Monday, August 2

‘This is a new England’: rain doesn’t dampen fan optimism in London | Euro 2020


TThey say that anything can happen in football. But England’s repeated defeats against the well-oiled German machine over the years contradicted that particular adage. For England, however, this was the day: a 2-0 result sent Gareth Southgate’s team to the quarter-finals.

The prevailing mood among fans who gathered to watch the round of 16 match in the Trafalgar Square fan zone on a cloudy Tuesday afternoon had ranged from quiet confidence to bold optimism, with a consensus that even with their poor record against Germany, the stars were lining up. and this was the time to shine in England.

Supporters in the controlled fan zone in Trafalgar Square.
Supporters in the controlled fan zone in Trafalgar Square. Photograph: Sarah Lee / The Guardian

“Germany is not very good at the moment, and the English team is fit and young,” said an excited Jamie Booth an hour before kick-off. England hadn’t beaten their rivals in the knockout stages of a major tournament since 1966, but for Booth, 28, sporting a blue and white hat emblazoned with the iconic Three Lions mantra, “He’s coming home,” that was then and this is now.

As the crowd began to filter in, intermittently shielding themselves and their pints from the rain with flimsy plastic ponchos turned into headbands, the atmosphere was clearly and overwhelmingly positive, in part due to a determination to manifest a victory. from England, but most were. spurred on by a sheer force of faith in Gareth Southgate’s team. Most predicted an England win, either in 90 minutes or an extra 30.

Despite their concerns about adjustments in the English line-up and nervousness over England’s long history of losing to Germany, students Alex Cowling and Devan Wasam, both 19 years old and dressed in the St George flag, still had confidence in That would be a clean sweep for the Southgate side. . “I’m nervous, I can’t lie, it’s risky. But I think the winger is balanced and they will achieve it with a masterstroke. I see us going to the quarterfinals, ”Wasam assured.

Alex cowling [with flag] and Devan Wasam.
Alex cowling [with flag] and Devan Wasam. Photograph: Sarah Lee / The Guardian

Even the prospect of such a dreaded penalty shootout could not discourage Harry Barlow and Omar Ali; in fact, quite the opposite. “This is a new England. The team has good penalty shooters, they are young, fit, confident. I think we could win this, ”Ali said as the couple leaped toward Mas Que Nada, paint in hand, unfazed by the brief downpour that soaked the plaza. and determined to bring their own sunshine to the event.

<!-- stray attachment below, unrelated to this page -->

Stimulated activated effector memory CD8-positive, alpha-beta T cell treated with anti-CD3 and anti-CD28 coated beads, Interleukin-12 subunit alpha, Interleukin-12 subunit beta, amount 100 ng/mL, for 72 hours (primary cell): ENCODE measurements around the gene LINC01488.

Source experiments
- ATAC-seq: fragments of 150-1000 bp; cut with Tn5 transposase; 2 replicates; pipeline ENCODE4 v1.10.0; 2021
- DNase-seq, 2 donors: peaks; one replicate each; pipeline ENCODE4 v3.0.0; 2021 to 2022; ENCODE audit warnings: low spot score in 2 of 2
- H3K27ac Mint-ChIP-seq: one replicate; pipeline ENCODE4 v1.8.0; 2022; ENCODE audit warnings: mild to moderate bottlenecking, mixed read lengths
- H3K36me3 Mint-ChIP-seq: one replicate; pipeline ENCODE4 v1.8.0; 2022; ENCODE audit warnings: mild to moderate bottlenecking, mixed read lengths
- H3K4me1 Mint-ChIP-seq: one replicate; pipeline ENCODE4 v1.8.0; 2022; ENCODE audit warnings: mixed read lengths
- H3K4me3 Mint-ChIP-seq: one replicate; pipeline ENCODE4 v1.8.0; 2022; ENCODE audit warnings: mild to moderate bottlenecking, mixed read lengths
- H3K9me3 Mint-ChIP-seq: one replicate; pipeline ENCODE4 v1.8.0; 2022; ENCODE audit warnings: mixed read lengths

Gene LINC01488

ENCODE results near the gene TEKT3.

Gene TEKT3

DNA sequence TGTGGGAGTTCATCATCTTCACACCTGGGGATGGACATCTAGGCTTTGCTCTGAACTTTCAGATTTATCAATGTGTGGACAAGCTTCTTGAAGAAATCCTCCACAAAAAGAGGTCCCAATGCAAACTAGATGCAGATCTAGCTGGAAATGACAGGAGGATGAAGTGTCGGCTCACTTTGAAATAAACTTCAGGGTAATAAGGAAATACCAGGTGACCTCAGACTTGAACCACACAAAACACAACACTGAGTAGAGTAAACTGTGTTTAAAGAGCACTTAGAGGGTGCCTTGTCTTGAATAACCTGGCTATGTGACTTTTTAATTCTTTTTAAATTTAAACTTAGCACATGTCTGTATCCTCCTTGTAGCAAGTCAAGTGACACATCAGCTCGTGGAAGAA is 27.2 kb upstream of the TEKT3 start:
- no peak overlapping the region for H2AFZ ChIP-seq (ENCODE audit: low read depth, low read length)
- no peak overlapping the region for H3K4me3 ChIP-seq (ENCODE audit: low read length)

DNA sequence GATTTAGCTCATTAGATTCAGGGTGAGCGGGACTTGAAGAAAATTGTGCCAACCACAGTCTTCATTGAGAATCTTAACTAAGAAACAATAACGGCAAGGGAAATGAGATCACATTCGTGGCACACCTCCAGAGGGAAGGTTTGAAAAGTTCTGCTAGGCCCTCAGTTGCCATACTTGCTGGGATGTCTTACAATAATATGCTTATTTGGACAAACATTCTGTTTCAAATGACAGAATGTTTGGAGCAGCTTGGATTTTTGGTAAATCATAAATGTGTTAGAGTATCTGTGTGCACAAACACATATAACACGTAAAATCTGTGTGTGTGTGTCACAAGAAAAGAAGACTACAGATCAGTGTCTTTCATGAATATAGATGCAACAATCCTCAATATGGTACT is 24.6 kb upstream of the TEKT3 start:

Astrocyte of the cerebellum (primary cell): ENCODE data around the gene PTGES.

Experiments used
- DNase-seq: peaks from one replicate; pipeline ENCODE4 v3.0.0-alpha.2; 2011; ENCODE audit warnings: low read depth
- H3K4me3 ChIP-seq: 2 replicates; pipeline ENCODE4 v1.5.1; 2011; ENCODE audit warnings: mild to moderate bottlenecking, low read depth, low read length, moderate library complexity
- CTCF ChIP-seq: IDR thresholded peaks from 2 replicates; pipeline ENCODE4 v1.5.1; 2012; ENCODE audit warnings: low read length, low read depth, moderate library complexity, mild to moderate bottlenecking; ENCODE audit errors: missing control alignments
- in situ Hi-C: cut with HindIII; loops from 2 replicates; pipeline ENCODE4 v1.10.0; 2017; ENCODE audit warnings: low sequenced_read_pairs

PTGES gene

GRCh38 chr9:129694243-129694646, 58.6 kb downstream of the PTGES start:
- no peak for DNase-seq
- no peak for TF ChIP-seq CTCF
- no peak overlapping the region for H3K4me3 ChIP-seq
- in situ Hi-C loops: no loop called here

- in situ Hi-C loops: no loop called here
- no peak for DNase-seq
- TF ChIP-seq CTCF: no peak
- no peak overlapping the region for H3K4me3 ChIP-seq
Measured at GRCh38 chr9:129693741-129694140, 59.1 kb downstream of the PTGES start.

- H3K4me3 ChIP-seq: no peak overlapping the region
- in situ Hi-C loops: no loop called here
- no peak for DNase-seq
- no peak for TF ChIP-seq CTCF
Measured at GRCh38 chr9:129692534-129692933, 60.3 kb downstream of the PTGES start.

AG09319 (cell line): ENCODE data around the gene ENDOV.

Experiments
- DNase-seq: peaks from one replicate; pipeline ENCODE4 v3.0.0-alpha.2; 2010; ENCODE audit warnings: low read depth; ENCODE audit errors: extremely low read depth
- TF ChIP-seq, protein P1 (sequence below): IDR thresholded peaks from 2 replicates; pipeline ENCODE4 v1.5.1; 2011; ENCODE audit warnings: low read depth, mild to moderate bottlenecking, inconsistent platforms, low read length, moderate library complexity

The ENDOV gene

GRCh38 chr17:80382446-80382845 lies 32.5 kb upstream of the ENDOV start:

“It is meant to be, we have perfect English weather and the German defense is not great,” added Barlow, draped in the English flag and confident that the day had come when England would avenge their painful knockout loss to Germany in 2010. . “It has to be destiny.” Brothers David and Rob Compton were equally jubilant. “The draw is so easy. Coming home, buddy! “

But not everyone had set their hopes so high. Friends Dan and Harry raised their eyebrows, ready to bring a characteristic dose of healthy British cynicism to the whole thing.

“Based on last night’s game, I don’t think it’s such a good game for England,” said a nervous 25-year-old Dan. “We had our amazing soccer day yesterday,” he said, referring to an epic match between France and Switzerland, which saw six goals and a surprising French exit from the championship, and Spain’s 5-3 victory in overtime over finalist Croatia. of the World Cup. He did not expect anything so exciting from this game, although he also predicted an England win on penalties. “I think we will survive.”

Omar Ali and Harry Barlow.
Omar Ali and Harry Barlow. Photograph: Sarah Lee / The Guardian

But in fact it was optimism and self-confidence that won the day, with goals from Raheem Sterling and Harry Kane late in the second half sending beer into the air and flags flying against the gray skies of central London as the crowd roared with joy. When they broke into Three Lions, standing and swinging arm in arm on the tables and chanting the lyrics from the heart, the organizers tried unsuccessfully to remind people to maintain social distancing and to stay on their bubbles.

In a championship that has seen the backs of so many favorites, including France and now Germany, there is a feeling that this time it could be different. “It just shows that anything can happen,” said Sarah Asher, 26, on her way to the pub to celebrate England’s first knockout win against Germany in 55 years.

“This could be the team that finally gets rid of all that history that we carry as a nation. That justifies having tomorrow morning off from work too, if you ask me. “


www.theguardian.com

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